Citizens sound off on ART, crime in 4,000 grievances a month

Jen French
November 21, 2017 10:12 PM

ALBUQUERQUE, N.M. — From grievances about Albuquerque Rapid Transit construction to crime, the Albuquerque mayor’s office gets approximately 4,000 complaints a month in the form of emails, 311 calls, phone calls and letters.


An Inspection of Public Records Act request filed by KOB-TV revealed some of the grievances have said things like, “I am appalled how you and your administration have conducted and executed the ART project,” or “I have not seen a single marked APD squad car in my area,” and "Due to repeated vandalism I am closing my behavioral health company on Luna Circle."

Geoff Bennett lives in the Snow Heights neighborhood in Uptown. He feels like no one in the mayor’s office has listened to his complaints about crime.

“We didn't get a response [from the Mayor’s Office], but I have sent one letter to our City Council member and did get a response,” Bennett said.

Alan Armijo, the director of constituent services for the mayor's Office, said if someone has an outstanding request or complaint to call the mayor’s office directly.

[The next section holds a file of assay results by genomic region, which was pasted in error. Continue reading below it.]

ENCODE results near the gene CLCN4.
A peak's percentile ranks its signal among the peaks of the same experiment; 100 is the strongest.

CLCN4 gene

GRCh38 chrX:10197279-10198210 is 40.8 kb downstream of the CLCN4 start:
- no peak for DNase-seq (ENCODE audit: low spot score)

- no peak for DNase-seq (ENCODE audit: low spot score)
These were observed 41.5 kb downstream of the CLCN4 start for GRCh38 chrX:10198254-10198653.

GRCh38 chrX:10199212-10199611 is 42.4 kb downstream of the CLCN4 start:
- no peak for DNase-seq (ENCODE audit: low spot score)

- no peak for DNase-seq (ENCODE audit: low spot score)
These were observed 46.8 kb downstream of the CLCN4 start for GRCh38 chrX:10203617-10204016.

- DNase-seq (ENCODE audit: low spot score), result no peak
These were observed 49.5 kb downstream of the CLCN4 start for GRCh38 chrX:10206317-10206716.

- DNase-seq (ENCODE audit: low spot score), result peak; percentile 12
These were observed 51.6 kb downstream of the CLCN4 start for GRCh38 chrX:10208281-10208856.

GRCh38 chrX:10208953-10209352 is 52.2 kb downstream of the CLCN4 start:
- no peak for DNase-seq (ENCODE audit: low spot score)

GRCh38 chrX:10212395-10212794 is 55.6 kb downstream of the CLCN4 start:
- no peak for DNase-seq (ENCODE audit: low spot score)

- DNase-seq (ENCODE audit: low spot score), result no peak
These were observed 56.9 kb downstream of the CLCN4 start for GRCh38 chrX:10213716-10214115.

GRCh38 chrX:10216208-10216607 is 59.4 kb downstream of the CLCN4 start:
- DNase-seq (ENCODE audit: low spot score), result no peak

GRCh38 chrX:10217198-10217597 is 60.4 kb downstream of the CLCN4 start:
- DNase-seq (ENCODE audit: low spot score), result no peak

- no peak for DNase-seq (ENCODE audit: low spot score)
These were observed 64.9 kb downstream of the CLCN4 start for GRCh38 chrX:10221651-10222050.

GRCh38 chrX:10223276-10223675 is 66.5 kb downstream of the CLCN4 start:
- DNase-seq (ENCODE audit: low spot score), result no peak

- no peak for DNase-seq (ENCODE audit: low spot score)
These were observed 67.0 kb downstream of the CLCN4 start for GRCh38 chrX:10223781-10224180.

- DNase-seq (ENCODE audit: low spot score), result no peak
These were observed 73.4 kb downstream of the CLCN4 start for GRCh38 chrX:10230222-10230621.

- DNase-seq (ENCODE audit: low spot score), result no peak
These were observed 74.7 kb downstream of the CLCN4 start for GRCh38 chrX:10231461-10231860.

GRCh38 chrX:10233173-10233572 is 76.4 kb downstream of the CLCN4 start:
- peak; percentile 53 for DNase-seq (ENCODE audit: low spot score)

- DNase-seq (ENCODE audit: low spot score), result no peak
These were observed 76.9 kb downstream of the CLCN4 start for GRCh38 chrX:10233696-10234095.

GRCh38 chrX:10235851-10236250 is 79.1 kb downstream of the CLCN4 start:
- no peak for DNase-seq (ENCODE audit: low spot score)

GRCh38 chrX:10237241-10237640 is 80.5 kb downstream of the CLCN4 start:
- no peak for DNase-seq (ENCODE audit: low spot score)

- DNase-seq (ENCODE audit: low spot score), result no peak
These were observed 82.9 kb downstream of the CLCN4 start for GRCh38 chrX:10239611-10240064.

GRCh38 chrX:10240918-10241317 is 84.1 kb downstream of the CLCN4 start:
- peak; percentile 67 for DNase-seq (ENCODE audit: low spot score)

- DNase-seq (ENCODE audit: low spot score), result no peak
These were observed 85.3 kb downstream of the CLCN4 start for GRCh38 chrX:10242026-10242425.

“It depends on the calls. It depends on the time of the year,” Armijo said. “It is not always complaining. A lot of people call for help. A lot of people call not knowing who to call for certain departments. Their trash wasn't picked up."

The six people who work in the constituent services office are tasked with sorting through the approximately 4,000 complaints, advice, questions and opinions per month.

For the calls the mayor’s office isn’t able to solve, Armijo said they try to direct citizens to the appropriate office. Armijo admits that they can’t get back to everyone.

"Not every call, email or letter warrants a response,” Armijo said. “They mainly want to give their opinion. So we don't respond to those unless they say, 'I'd like to hear back from you.’” 

Bennett, like many other citizens, just wants the city to crack down on crime.

“We don't have enough police officers to do the work. That's how I view it,” Bennett said.

If you have a concern about crime, vandalism or trash pickup, Armijo advises providing a specific address to expedite a response. Also, if citizens write a question rather than a statement of opinion, a response is more likely.


Jen French

Copyright 2017 KOB-TV LLC, a Hubbard Broadcasting Company. All rights reserved


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